Production or consumption? Artists or audiences? Which way the playing field of your particular cultural industry slopes can make a big difference to your artistic career prospects. That’s just another of the risks of making art.

CORRECTION: The original version of this article erroneously stated that the MCA does not pay NAVA rates to artists for exhibition fees. It also implied that overseas artists are paid preferentially over local artists. This was incorrect: the MCA does in fact pay artist fees at above-standard rates and does not preference international artists in this manner. Crikey apologises to the MCA, Liz-Anne McGregor and MCA staff for any offence.

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  • 1
    Adrian Clarke
    Posted Friday, 20 July 2012 at 2:29 pm | Permalink

    It should be noted that artists and craft people of all sorts did fairly well until Joan Kirner’s Gambling Led Recovery - the casino.

    All the artists in our large circle lost their customers within a few weeks of the casino opening and have never been able to regain them.

    It appear to the artists that all the “loose money” that paid for their works was soaked up by some mysterious cash sink into the casino because the effect was so strong and so immediate.

  • 2
    judith pugh
    Posted Friday, 20 July 2012 at 7:01 pm | Permalink

    This is a fascinating example of the confusion that prevails about visual art and artists since text and curators began to control the scene. First of all one has to define the difference between the visual and the performing arts. (Which of course blurs as technology changes). Of course artists of all kinds have in common that if they are original and innovative the work they do is likely to be anti-marketing, i.e. challenging and difficult for the audience/buyer. As the audience/buyer becomes familiar with the work this can change but fashion and other pressures abound. it’s a high risk activity competitive if what you want is security and income, but it offers freedom and control of your life and most artists
    I have worked with value the capacity to express themselves above everything, and want a home rather than a mansion. No one forces anyone to be an artist and the risks are apparent from the start.

    And of course what I am about to write should be read with the understanding that visual artists are creative individuals who above all want to express ideas, not industrialists. However the issue is income and marketing; so, within that scheme of things:

    The DIFFERENCE is essential. A visual artist is a small business person producing a product for sale. If the product, painting, sculpture, drawing, print…is not sold from the studio or in exhibition, the artist still owns it. As the artist’s reputation increases so does the value of all the works that artist produces: they don’t wear out or become redundant or go off or grow up like widgets or packaged food or puppies or other products.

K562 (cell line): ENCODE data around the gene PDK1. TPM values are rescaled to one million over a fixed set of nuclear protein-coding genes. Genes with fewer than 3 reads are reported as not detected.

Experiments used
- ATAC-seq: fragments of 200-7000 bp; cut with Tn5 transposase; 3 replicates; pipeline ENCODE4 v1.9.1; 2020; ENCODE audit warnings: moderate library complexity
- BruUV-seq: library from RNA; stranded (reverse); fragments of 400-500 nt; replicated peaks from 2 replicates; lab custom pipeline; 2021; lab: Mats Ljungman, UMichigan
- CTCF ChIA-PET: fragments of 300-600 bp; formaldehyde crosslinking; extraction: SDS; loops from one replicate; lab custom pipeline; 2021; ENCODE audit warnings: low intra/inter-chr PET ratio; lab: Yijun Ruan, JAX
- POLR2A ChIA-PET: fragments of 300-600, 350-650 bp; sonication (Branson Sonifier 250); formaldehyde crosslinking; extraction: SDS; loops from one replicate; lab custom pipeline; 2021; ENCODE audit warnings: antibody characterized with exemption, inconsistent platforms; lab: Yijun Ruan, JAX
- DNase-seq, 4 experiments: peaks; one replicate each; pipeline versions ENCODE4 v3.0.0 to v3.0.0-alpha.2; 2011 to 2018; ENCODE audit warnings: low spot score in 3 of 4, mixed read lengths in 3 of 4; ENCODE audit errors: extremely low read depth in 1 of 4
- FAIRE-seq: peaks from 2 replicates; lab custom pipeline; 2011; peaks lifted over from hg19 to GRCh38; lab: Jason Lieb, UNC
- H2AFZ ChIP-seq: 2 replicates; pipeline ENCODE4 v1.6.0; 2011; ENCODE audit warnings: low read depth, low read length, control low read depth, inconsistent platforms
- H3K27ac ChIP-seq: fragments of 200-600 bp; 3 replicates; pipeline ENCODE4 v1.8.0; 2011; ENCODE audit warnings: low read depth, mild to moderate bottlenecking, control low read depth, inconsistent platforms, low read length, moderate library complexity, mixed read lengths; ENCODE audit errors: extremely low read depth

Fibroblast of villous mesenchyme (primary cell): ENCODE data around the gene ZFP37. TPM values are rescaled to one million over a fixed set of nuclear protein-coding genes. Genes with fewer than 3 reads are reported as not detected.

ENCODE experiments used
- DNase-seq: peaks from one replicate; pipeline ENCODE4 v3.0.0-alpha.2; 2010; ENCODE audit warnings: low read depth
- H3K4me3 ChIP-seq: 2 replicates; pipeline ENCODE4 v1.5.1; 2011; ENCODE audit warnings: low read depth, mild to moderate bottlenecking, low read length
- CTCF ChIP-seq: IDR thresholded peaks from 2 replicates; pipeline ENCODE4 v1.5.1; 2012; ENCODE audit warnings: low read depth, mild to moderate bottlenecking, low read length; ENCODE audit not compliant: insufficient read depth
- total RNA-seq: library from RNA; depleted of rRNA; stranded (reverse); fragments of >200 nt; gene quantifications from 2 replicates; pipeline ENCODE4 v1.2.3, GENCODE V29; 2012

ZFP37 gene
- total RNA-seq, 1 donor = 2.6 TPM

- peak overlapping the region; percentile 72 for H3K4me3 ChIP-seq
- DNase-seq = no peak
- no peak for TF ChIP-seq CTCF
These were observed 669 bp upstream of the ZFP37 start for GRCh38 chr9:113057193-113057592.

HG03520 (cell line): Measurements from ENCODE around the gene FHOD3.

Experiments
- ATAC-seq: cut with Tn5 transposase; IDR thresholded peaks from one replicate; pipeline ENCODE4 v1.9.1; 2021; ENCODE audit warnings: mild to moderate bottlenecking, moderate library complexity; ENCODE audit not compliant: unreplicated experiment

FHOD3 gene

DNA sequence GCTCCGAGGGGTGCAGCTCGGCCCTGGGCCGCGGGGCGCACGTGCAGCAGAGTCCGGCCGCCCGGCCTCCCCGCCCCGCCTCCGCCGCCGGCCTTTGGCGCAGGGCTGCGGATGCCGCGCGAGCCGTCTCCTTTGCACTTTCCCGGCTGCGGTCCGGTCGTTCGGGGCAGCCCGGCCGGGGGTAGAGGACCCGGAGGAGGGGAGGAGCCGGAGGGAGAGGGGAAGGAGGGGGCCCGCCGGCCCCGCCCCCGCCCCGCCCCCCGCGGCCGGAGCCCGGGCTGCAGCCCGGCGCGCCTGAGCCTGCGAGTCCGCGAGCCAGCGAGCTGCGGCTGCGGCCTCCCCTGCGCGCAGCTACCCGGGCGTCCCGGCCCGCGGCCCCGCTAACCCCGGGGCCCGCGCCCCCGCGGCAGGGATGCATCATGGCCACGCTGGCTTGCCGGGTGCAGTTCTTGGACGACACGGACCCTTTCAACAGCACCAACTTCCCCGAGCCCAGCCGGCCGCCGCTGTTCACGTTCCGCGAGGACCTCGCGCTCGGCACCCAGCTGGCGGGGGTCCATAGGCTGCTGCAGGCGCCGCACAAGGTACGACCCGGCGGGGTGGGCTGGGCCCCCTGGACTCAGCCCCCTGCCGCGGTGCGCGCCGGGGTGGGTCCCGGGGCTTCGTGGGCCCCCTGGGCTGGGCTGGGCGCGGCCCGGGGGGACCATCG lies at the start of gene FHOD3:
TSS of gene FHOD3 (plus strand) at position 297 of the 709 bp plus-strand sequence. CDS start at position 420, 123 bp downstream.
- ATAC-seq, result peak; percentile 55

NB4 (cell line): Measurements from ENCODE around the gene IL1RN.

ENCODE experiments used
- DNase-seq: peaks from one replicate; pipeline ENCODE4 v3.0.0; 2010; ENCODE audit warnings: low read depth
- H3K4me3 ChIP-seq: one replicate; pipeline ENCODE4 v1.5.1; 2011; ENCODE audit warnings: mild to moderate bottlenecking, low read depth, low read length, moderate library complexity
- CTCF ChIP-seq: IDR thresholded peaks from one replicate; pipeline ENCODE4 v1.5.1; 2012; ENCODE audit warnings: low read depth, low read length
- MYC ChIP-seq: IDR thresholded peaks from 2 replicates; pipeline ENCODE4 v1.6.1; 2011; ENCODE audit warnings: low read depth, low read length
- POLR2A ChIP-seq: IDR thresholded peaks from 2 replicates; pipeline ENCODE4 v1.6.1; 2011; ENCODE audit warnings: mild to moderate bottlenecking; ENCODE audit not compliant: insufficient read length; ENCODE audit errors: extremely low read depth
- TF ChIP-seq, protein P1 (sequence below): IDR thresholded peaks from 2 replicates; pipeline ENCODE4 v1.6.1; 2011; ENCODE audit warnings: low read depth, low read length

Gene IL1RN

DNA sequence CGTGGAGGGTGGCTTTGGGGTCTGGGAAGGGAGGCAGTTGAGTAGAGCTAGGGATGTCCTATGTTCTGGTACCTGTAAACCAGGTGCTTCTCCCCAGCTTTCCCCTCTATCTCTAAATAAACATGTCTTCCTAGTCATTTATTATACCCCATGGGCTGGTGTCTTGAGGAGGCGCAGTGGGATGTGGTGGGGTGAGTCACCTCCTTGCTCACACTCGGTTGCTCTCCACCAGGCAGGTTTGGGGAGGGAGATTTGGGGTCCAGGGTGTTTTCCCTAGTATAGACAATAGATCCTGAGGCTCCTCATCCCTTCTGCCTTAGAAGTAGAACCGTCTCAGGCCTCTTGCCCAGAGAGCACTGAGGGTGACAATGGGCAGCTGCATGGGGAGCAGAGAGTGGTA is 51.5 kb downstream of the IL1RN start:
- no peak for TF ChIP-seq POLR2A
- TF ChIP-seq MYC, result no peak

This is the fundamental difference in MARKETING of work: video etc has changed things somewhat but performance essentially happens in time, so the perfrmer/creator of theatre or music has to get income at the time of performance: bums on seats are essential, if the crowds stay away you can fail. Anyone looking at. say, the career of Nolan or Tucker can see that despite early work not selling, the work in an institution helps sell the later work.

    Being in a public show is really good marketing for an artist, and while transport and such costs should be covered it is remarkable to me that anyone should expect pay for being included in a show. the particular object displayed is increased in value by being on the walls of a museum or gallery and artists long to be in public shows, it looks good on the CV, adds value to all the artist’s work, usually means an article in at least one magazine and a review, and all this becomes part of the package. It is not about wages or paid for work, it is about getting the name out there so that you can sell the things you make.

  • 3
    Tim nash
    Posted Friday, 20 July 2012 at 10:22 pm | Permalink

    What a great article.

    There seems to be a sort of devaluation of visual art, out there.

    Graphic designers, visual art or anything on a piece of paper or canvas seems to be only any good if it has a famous name on it.

    The example of the orchestra is a good one, and interesting.

    It’s so bloody depressing because creating great visual art can be a labour some, time consuming , hard work.

    It can also take years of learning and understanding art, many people educate up to show that they just are not like anyone of the street.

    but still it makes no difference.. visual art seemed doomed.

  • 4
    Euan Upston
    Posted Saturday, 21 July 2012 at 6:23 am | Permalink

    Ben
    Please see a comment below from the Director of the MCA re your article. Interested to know that given the current debate about quality journalism as to why you didn’t contact the MCA directly to establish our current practice.
    Euan Upston
    Chief Operating Officer

    Dear Ben Eltham

    I don’t know where you got your information regarding artists fees. The MCA strives to set a standard of best practice for fees to artists. For example, we pay $4000 for a solo exhibition which is well above the NAVA recommended level. And we offer the same to international artists as Australians. (Christian Marclay was paid the same as Ken Whisson…) We pay extra for all lectures and for touring. We also pay a daily rate for artists who are installing their work.